SAM Lightnin













Guitarist and singer Sam ‘Lightnin’ Hopkins was born in 1912 in Centerville, Texas, a younger cousin of Algernon ‘Texas’ Alexander, and an older cousin of Andrew 'Smokey' Hogg. His older brothers Joel and John Henry were also blues musicians and they were the first influence on Sam. It was from hanging around with them at parties and picnics that, in 1920, Sam met Texas singer and guitarist Blind Lemon Jefferson. In return for Jefferson teaching him guitar techniques, Sam would guide Jefferson around the bars and juke joints. When he was a teenager Hopkins teamed up with Alexander and they successfully worked the parties and picnic circuit around East Texas. He also supported his cousin on a few recording that Alexander made for Okeh at the time. When Hopkins was in his early twenties, he was sent to the Houston County Prison Farm for an unknown offence where he spent several years on the chain gang. In the early 1940's, after his release from prison, he married and tried working for a while as a sharecropper. However he wasn’t cut out for that type of work and hooked up again with Alexander, performing on street corners and small clubs in Texas, as well as travelling though Louisiana and Mississippi playing the juke joints.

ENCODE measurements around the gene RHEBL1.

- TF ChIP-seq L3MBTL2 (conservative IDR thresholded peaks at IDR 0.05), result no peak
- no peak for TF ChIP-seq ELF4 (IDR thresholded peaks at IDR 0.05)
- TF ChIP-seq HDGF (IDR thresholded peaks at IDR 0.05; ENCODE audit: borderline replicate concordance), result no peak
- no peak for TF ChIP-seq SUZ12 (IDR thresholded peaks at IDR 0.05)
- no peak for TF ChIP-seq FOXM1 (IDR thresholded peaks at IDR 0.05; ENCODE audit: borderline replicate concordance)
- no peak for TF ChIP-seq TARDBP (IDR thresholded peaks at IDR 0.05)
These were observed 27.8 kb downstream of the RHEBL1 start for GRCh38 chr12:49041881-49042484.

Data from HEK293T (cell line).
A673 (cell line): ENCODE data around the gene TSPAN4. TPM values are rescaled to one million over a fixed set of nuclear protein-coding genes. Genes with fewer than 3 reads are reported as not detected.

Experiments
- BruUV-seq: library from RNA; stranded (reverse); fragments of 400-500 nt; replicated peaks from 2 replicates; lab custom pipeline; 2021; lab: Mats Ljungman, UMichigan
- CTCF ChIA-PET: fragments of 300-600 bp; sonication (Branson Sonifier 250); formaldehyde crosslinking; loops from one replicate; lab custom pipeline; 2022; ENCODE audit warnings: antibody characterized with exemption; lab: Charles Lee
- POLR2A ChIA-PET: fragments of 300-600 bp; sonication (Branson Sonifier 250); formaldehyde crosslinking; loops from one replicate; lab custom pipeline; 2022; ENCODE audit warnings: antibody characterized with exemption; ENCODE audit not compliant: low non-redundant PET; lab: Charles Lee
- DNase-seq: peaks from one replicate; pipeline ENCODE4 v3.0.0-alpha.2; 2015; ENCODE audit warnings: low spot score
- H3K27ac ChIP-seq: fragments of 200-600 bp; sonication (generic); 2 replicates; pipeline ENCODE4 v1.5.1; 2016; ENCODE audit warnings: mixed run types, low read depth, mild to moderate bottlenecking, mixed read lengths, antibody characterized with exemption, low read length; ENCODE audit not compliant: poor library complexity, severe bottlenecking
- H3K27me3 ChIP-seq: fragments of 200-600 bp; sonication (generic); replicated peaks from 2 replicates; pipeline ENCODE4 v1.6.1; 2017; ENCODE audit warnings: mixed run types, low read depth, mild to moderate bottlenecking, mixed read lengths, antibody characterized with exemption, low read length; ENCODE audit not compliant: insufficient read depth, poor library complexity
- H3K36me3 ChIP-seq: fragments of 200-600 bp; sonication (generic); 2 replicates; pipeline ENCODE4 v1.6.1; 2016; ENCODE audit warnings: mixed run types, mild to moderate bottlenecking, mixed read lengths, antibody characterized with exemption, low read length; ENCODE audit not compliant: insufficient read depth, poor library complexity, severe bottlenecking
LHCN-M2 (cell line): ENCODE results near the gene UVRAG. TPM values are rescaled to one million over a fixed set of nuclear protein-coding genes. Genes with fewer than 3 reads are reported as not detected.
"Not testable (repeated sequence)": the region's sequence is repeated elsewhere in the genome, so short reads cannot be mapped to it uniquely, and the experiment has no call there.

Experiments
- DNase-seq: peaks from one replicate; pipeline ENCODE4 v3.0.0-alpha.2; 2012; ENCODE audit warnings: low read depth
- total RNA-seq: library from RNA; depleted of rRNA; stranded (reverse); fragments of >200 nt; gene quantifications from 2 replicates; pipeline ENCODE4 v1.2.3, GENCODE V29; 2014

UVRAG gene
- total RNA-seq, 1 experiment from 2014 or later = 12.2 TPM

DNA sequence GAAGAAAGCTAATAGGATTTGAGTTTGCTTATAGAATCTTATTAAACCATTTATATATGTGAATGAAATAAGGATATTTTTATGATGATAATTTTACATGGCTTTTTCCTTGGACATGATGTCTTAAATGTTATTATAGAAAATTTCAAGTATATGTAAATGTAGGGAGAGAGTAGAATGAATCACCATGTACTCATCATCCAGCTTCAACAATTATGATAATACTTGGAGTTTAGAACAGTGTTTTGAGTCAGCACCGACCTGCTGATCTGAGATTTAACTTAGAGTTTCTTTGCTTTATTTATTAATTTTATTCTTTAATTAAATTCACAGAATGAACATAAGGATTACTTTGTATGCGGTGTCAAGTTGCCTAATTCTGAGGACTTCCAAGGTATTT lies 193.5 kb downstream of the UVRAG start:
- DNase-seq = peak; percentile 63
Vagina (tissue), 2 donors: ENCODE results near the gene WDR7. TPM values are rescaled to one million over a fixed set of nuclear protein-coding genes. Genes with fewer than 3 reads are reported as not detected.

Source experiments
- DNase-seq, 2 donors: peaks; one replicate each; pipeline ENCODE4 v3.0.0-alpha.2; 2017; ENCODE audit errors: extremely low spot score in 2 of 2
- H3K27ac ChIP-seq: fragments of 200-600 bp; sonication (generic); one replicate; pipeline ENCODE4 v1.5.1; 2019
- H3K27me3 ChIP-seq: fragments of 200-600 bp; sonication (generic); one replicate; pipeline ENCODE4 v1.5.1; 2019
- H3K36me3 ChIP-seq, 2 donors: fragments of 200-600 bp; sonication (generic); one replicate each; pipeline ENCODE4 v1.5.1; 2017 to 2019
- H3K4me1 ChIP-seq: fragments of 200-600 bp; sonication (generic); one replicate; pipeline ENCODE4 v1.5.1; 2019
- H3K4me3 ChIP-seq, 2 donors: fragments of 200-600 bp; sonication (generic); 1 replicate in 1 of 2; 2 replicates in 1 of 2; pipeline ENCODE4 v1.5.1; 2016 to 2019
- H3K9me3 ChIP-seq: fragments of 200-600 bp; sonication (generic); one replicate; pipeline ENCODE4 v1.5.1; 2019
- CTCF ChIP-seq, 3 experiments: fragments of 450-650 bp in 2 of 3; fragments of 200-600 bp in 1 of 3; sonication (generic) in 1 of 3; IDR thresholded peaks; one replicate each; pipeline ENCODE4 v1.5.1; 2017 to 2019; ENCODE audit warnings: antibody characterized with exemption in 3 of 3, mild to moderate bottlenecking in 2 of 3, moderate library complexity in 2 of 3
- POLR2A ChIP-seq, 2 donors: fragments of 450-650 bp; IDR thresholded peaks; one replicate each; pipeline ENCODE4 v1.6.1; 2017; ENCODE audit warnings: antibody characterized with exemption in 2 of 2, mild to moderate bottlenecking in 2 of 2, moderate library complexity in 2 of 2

In 1946 a talent scout engineered an opportunity for Hopkins, but not Alexander, to record with the Aladdin label. Hopkins was teamed up with pianist Wilson ‘Thunder’ Smith and was, almost inevitably, renamed Lightnin'. He had his first session in November 1946, which produced "Katie Mae Blues" After two sessions the label decided that Hopkins was better as a solo artist and, keeping his new nickname, he recorded further sessions recording more than forty sides in all for Aladdin. He went on to record prolifically for a range of labels that included Imperial and Gold Star until the mid 1950’s when changing music tastes resulted in little demand for his type of rural blues. He settled down in Houston and played the bars and juke joints until the folk-blues revival of the early 1960’s brought him back to prominence. He then enjoyed almost unrivalled success on the College and folk/blues festival circuit, recording again, appearing on television and touring Europe. He played at Carnegie Hall with Pete Seeger and Joan Baez, performed at the Newport Folk Festival, the New Orleans Jazz & Heritage Festival and headlined with rock bands like Jefferson Airplane and Grateful Dead. However he never lost the habits of a wandering Texas songster and he would only perform, whether it be live or on record, if the cash was up front first. Sam ‘Lightnin’ Hopkins, one of the great country blues artists, died aged 69 in January 1982 after a period of illness following surgery.